Shelby: Summer camp. It is an outdoor playground for fun, for making new friends. It is all part of the food chain…and for science?
Camper: I am analyzing hair underneath the microscope.
Shelby: These eighth-grade girls got a unique experience over the summer at Tech Trek camp. It is one part summer camp, one part science fair.
Camper: I’m actually good at science, and just as good as anyone else.
Shelby: Alex might be confident in her talents, but she faces a challenge. There is still a culture around that math is hard and girls don’t do math well. In fact, a few years ago, the former president of Harvard University raised the question, is there a genetic reason men outnumbered women in science classes and laboratories? The answer is no. There is no research to support the idea that men and women are anything but equal when it comes to understanding math and science.
And now there are signs of change that women are closing the gap, like at the Google Science Fair this summer.
Announcer: Now, we’d like to award the top winners in each age group.
Shelby: The top three winners were all girls.
Announcer: And now, the moment we’ve all been waiting for. The announcement of our grand prize winner! Shree Bose!
Shelby: Texas high school junior Shree Bose won the grand prize for research on defeating drug resistent cancer cells.
Shree Bose: Right now in my mind, it’s a mixture of disbelief, excitement and shock. This is so incredible! I can’t believe this has happened. It’s the biggest opportunity of my life.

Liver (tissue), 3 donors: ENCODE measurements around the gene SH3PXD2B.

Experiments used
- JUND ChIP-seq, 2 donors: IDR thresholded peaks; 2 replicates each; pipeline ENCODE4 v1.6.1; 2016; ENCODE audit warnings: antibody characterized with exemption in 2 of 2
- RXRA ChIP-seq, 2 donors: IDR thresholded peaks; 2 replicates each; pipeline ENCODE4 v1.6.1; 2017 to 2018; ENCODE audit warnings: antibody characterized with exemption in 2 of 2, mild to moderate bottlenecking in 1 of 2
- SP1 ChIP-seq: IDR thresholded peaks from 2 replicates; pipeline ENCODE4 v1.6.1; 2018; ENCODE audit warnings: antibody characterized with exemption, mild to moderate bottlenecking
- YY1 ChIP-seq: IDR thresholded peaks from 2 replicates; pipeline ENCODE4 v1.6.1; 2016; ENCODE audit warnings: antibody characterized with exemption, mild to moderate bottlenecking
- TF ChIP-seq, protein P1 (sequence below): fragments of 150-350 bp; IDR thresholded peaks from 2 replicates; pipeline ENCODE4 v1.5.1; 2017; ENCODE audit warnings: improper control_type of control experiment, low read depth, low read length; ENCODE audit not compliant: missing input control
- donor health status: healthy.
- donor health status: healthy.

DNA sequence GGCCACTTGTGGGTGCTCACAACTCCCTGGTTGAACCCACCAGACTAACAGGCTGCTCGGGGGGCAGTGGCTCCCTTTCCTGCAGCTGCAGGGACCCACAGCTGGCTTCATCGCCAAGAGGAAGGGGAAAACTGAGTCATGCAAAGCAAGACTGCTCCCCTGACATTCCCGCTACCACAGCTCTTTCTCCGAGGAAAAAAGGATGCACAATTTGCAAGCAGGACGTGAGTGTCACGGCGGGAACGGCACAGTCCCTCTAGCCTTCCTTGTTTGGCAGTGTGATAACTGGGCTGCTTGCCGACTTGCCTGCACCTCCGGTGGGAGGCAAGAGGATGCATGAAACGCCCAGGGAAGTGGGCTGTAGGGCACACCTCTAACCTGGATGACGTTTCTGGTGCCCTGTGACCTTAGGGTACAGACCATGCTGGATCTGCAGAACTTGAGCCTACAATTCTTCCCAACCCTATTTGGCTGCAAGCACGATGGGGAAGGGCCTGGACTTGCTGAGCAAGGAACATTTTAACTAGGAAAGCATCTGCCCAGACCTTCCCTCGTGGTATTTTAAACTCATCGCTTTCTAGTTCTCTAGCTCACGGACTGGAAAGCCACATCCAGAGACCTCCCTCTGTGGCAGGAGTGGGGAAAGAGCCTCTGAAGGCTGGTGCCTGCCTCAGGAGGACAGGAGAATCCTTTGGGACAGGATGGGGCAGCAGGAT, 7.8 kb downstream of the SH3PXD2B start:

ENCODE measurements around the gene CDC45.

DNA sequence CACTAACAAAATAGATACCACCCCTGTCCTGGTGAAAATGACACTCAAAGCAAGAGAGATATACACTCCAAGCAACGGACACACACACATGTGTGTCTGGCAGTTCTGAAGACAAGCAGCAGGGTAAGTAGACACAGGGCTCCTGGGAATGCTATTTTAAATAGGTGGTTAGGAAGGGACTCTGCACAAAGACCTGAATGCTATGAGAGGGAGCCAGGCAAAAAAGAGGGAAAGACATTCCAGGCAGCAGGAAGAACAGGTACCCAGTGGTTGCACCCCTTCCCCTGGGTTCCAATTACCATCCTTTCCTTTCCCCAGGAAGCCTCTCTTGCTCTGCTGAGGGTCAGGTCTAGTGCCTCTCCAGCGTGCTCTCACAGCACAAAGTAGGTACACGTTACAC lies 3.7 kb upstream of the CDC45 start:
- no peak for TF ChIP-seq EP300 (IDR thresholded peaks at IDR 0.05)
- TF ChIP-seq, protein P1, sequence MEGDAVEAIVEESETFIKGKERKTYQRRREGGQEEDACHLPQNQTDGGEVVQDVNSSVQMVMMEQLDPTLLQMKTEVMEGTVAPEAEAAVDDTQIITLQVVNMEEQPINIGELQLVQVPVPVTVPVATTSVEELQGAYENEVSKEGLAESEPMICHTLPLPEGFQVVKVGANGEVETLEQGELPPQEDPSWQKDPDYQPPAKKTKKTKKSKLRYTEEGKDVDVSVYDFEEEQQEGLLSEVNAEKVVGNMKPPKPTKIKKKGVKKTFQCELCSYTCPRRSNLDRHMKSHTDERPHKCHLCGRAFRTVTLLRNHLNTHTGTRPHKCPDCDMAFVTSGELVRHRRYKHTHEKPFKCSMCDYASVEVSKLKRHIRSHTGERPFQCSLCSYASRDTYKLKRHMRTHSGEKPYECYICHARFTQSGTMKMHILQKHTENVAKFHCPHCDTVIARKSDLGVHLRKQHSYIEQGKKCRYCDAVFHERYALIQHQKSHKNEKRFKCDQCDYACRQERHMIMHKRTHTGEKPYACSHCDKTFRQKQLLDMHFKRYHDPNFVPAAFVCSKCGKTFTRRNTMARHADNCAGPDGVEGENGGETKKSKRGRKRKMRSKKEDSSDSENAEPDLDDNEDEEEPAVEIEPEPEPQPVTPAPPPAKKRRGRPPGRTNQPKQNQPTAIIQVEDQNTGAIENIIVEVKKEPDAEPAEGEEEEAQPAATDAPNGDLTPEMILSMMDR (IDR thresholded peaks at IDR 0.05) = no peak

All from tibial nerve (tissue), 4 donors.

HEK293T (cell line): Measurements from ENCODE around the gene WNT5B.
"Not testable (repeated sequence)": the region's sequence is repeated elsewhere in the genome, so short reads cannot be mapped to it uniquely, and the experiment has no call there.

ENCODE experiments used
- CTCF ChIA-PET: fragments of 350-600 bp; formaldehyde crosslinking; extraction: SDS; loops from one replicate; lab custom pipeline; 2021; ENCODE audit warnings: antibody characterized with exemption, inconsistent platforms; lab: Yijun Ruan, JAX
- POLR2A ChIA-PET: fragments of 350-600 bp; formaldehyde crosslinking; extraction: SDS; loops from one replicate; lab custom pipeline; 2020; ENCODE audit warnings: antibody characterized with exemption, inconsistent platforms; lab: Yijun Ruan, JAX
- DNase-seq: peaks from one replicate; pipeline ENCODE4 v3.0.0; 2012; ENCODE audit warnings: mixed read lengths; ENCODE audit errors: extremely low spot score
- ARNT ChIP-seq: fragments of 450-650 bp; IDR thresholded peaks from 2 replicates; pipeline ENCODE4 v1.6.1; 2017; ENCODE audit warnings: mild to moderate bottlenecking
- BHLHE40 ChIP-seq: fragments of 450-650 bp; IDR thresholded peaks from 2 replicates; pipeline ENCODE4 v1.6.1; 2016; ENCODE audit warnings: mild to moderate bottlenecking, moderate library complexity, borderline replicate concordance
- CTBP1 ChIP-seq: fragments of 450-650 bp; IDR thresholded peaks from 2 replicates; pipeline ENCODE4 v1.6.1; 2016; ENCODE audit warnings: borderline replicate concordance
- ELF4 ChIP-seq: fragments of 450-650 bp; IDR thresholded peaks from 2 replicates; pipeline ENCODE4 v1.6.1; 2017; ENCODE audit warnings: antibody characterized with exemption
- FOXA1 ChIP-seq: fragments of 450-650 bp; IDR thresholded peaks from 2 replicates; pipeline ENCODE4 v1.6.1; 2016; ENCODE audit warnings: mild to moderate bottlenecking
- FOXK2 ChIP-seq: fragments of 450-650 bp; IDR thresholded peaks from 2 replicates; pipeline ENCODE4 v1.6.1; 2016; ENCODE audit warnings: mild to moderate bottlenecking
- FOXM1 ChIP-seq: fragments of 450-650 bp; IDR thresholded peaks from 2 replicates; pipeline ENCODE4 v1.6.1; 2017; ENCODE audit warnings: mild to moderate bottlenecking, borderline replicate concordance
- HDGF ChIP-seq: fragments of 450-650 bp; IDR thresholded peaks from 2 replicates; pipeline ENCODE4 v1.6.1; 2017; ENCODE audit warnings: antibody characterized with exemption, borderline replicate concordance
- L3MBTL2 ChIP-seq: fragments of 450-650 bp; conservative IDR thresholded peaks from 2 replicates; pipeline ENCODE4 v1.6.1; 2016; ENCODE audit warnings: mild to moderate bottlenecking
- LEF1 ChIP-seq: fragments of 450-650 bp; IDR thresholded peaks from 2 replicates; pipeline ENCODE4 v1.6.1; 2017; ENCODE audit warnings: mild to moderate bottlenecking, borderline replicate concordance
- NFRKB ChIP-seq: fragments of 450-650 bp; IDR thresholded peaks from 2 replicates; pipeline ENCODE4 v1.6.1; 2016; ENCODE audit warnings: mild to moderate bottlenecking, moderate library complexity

Shelby: Today, an almost equal number of boys and girls are taking science courses in high school. But as high school girls grow into college women, there is a shift. Women are awarded only 20% of Bachelor degrees in science and engineering. Fewer still go onto graduate school. And after that? Even fewer actually work in those fields. That is where Tech Trek comes in. The camp brings in women who are VIPs in science and math.
“I work at pixar.”
“I’m doing my Master’s in public health.”
“I’m a geologist.”
Shelby: They are experts in their fields, and they mentor the campers.
“When I was at Harvard taking all my computer science classes, it was 5 to 10% girls, and it was really difficult. It should be easier for us to go farther and farther and farther.”
Shelby: The summer science camp experiment does seem to be succeeding. A survey of the first five years of campers found almost all went to college. And 54% majored in science or math.
Shelby Holliday, Channel One News.
- In your opinion, why is there still a culture around math being hard and something girls do not do well in?